By Jacqueline Dash, MD
“Attention Einstein emergency department 55 male code blue arriving in 5-10 minutes.” Residents and attendings gather in the room, airway at the head, lead at the end, nurse with her timer, and eager interns awaiting to place lines. The lead will follow the algorithm that is ingrained in their mind: transfer patient, resume high-quality CPR, place pads on patient, intubate, gain access, pulse and rhythm checks every 2 minutes, Epi every 3 minutes, maybe shock, other ACLS medications as needed. If every patient that presents as a cardiac arrest is different then why do we do the same thing for all of them? Do the 300lb 30 year old male and the 97 year old 80lb female both need chest compressions to a depth of 2 inches? Do the 18 year old healthy drowning arrest and the 75 year old ESRD arrest both need 1mg code dose epinephrine? The simple answer to this is no, we personalize treatments for almost everything except for our codes. We have the ability to monitor coronary perfusion pressure (CPP), diastolic blood pressure (DBP), and end tidal carbon dioxide (EtCO2), therefore we should use this to guide our resuscitation.
The AHA recommends a CPP>20mmhg, DBP>25mmhg, and an EtCO2>20. Studies show that patients do better with an SBP>100 during the resuscitation. SBP can be adjusted with adjustment of the depth of chest compressions. SBP can be measured during a code with arterial line placement and therefore can theoretically be titrated during a code. Patients achieving ROSC had higher CPPs than those who did not achieve ROSC. Unfortunately CPP is difficult to obtain during a code scenario, however intra-arrest DBP appears to be an acceptable substitute as similar studies demonstrated a significant difference in DBP amongst those who achieved ROSC compared to those who did not. DBP can also be measured with insertion of an arterial line.
As discussed above SBP can be titrated simply by adjusting the depth of chest compressions. DBP can be increased with the use of vasopressors, such as epinephrine, norepinephrine, or vasopressin. During ACLS the standard dose of 1mg of 1:10,000 epinephrine is given by IV/IO no matter the patient or DBP. If an A-line is placed the effects of epinephrine and other vasopressors can be observed and titrated accordingly with a goal DBP>25. Epinephrine push dose has a duration of 5-10 minutes, so adding a longer acting vasopressor to maintain an adequate DBP may benefit the patient. Adding norepinephrine at 1.0 mg/kg/min with epinephrine as needed when access is obtained would help to maintain DBP>25.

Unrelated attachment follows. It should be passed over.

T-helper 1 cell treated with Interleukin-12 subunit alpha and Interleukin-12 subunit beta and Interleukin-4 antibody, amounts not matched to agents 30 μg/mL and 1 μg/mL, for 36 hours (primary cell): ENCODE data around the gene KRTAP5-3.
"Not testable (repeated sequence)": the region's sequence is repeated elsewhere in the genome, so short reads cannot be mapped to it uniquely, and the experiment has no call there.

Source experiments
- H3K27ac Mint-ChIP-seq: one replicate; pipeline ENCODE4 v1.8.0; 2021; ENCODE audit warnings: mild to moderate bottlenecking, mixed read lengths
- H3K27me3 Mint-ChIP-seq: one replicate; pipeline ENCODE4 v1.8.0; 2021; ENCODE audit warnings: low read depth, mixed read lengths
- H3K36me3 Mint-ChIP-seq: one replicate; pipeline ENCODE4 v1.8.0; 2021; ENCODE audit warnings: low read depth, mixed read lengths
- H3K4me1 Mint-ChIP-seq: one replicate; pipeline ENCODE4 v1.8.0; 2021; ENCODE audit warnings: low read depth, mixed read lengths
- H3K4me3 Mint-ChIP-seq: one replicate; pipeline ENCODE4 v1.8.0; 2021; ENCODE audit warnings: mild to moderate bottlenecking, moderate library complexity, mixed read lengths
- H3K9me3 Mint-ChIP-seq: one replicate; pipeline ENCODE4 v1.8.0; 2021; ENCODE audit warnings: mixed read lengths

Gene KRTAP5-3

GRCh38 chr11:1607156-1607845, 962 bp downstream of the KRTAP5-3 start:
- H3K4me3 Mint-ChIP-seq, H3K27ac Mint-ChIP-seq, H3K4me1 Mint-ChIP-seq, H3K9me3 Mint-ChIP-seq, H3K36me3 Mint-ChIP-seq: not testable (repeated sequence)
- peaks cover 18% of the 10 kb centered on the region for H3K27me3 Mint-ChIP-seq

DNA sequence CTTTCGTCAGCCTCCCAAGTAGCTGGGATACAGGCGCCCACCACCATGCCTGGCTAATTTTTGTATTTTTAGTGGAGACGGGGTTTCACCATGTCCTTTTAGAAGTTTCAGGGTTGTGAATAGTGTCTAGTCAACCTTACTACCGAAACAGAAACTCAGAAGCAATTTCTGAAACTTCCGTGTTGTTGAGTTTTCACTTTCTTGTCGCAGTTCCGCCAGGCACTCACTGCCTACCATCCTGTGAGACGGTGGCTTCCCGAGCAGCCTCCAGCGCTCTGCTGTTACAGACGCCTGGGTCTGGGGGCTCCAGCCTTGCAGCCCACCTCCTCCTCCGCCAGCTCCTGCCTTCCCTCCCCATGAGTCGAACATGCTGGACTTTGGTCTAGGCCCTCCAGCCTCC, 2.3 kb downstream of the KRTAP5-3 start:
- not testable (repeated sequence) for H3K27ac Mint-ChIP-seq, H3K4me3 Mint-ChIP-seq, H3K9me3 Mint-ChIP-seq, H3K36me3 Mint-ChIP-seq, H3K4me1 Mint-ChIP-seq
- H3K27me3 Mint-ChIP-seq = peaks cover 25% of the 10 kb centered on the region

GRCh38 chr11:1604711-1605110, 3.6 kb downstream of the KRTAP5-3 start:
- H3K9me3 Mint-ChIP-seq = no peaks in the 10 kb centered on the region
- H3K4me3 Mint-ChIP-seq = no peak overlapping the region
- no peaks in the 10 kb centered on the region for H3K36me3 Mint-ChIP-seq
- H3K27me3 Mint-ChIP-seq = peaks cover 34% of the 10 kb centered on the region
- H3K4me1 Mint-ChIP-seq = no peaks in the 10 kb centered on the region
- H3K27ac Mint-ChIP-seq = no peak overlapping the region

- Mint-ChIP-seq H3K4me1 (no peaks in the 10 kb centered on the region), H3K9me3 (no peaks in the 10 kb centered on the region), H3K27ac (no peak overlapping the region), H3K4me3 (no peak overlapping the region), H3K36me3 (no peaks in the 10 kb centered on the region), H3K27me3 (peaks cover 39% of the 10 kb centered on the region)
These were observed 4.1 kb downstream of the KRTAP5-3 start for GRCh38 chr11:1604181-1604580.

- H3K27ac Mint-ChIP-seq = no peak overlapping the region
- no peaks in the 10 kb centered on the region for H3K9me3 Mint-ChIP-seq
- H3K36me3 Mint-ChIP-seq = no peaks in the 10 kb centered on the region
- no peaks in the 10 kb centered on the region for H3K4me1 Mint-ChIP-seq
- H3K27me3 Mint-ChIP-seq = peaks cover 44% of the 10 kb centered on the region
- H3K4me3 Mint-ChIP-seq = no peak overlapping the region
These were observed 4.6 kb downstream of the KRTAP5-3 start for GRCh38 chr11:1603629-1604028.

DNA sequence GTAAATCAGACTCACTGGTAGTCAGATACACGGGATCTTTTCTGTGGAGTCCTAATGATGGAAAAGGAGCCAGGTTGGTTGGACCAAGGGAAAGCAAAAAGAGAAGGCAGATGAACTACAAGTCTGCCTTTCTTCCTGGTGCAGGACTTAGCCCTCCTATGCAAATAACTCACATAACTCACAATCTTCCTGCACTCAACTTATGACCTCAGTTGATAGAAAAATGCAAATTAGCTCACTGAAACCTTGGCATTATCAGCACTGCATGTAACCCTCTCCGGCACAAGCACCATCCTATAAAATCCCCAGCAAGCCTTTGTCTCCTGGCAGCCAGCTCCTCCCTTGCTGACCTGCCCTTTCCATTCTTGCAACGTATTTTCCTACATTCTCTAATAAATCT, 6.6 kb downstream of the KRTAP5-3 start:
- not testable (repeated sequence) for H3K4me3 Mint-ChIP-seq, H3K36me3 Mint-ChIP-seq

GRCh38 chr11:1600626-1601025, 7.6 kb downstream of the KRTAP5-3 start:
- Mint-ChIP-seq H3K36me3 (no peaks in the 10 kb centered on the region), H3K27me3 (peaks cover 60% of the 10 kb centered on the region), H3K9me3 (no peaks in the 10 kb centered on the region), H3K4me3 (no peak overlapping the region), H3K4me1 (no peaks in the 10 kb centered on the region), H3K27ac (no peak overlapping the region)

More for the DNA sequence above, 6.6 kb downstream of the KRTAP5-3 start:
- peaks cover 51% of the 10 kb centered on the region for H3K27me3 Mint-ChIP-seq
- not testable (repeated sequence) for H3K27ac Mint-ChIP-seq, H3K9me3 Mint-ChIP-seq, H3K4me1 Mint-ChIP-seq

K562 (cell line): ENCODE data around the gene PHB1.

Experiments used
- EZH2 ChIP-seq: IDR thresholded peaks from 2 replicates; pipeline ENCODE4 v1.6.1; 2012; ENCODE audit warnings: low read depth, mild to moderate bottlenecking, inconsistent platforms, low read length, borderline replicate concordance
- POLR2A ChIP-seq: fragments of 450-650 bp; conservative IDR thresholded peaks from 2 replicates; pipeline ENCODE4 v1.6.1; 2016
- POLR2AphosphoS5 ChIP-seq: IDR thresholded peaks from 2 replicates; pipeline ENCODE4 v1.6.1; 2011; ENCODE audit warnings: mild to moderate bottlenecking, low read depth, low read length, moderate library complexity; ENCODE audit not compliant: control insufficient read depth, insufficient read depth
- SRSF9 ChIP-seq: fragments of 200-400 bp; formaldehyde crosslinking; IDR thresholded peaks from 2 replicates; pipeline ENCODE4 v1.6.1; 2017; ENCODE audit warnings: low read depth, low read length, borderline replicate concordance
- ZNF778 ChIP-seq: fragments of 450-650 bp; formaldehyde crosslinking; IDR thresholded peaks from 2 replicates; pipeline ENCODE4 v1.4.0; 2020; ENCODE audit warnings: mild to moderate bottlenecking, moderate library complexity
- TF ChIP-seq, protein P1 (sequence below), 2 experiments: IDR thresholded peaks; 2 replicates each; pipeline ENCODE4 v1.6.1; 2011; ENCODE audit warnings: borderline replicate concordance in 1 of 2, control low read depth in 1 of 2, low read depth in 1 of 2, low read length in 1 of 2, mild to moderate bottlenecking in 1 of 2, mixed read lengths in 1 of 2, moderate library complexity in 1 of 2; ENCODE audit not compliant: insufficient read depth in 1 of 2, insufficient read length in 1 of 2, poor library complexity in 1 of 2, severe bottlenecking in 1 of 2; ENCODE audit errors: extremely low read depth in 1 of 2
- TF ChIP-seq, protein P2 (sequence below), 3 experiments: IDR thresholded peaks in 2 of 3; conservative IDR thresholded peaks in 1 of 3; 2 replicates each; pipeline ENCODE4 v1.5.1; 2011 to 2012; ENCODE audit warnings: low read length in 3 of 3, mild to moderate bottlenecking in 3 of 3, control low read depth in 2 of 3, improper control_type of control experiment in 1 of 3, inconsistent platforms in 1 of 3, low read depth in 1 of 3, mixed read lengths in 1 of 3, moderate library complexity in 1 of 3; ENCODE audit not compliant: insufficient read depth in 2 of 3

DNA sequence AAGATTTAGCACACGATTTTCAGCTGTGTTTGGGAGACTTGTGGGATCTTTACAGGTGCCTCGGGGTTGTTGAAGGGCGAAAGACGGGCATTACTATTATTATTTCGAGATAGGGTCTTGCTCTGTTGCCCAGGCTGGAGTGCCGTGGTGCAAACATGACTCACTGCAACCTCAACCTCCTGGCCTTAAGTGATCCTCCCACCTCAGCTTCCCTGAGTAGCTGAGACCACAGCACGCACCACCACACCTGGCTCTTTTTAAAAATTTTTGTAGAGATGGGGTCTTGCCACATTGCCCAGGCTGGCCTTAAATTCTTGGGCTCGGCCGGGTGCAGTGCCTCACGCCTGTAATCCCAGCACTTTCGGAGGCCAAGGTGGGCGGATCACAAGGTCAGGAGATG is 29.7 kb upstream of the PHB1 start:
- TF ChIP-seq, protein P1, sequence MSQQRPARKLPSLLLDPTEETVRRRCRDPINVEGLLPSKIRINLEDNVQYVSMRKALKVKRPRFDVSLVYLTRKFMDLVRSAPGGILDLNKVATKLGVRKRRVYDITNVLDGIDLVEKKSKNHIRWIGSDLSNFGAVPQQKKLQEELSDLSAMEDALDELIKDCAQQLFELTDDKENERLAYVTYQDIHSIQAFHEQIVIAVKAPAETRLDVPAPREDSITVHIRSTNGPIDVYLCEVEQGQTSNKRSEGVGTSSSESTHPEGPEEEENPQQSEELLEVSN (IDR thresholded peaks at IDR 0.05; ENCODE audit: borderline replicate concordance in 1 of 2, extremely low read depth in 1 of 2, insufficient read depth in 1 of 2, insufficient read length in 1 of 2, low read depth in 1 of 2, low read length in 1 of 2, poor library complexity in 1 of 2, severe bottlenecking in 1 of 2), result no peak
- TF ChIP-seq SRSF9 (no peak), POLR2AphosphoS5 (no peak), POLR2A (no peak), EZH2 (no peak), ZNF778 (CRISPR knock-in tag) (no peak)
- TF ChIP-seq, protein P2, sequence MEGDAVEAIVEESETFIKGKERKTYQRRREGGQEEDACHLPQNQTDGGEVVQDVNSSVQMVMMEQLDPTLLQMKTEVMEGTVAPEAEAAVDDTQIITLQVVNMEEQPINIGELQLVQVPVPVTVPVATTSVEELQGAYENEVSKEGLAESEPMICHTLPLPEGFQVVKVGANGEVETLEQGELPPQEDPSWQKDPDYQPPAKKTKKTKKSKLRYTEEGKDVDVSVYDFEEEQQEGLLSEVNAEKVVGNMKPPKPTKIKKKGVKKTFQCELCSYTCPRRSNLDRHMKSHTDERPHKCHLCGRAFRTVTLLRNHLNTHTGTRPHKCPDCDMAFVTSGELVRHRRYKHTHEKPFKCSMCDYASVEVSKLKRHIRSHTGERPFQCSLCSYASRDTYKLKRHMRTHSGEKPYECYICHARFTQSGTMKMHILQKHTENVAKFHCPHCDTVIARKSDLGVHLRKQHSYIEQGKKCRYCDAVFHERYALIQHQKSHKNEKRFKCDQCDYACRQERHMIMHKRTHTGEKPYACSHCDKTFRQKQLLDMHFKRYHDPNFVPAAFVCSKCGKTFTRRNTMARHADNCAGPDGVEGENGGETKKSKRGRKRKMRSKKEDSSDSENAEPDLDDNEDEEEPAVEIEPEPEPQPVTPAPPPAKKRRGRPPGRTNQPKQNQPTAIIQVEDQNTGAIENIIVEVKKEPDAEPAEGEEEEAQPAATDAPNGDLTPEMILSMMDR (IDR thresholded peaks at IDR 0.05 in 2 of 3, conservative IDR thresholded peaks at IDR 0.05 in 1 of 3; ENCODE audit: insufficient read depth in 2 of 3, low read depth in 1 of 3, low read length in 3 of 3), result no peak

Applying this in the emergency department would require arterial and venous access. The best option during a code would be to obtain arterial access in the femoral artery under ultrasound guidance as radial would be difficult due to the size of the artery and nursing attempting to gain venous access in that area. This would also allow a central line to be placed in femoral vein.
Guide to place a non-sterile common femoral arterial line:
*Please note that during a code scenario a sterile technique is not necessary, however an attempt to remain sterile and remembering to clean the site is important.
- Set up the line
You will need a 500cc bag of saline, transducer set, pressure bag, and transducer cable. Grab spike and spike the 500cc bag of saline. Place bag in pressure bag with pressure of 300 mmhg. Fill the line with saline. Put the stopcock to off at patient and pull the tab above stopcock to flush out air. Once the air is out turn stopcock to allow fluid to flow to the second stopcock. Pull tab again to flush. Then close second stopcock to allow fluid to flow to end and pull tab until flushed. Connect line to transducer.
- Place arterial line
Obtain arterial line kit which contains needle, wire, and other standard components. You will want the kit with 18 gauge needle and longer catheter as the femoral artery will be cannulated. Using ultrasound locate femoral artery, you will see pulsations with each chest compression. Clean area to be cannulated and place sterile probe cover on ultrasound probe. During a code you will not have the luxury of positioning the leg at the perfect angle, taping up a large pannus, ect. Once you have located the femoral artery and the area is clean you will take the 18 gauge needle and enter at a 45 degree angle. You may not get the flash of blood usually seen in a patient who is not in cardiac arrest so you may have to use ultrasound to be sure you are in the correct position. Once needle tip is in place you will advance wire. Depending on the type of kit the catheter may already be inserted with needle, in which case you will just remove needle. If catheter was not inserted with needle then you will advance over guide wire. Secure the catheter with suture and tegaderm. You will then attach primed line to catheter and zero the line. To zero the line, you will close stopcock to patient, open cap to air and press zero ABP button on monitor. Replace cap and turn stopcock to patient and it should begin to read pressure.
For more information on line set-up you can watch video below from EMCRIT:
For more information on A-line placement you can watch this video from EM:RAP:
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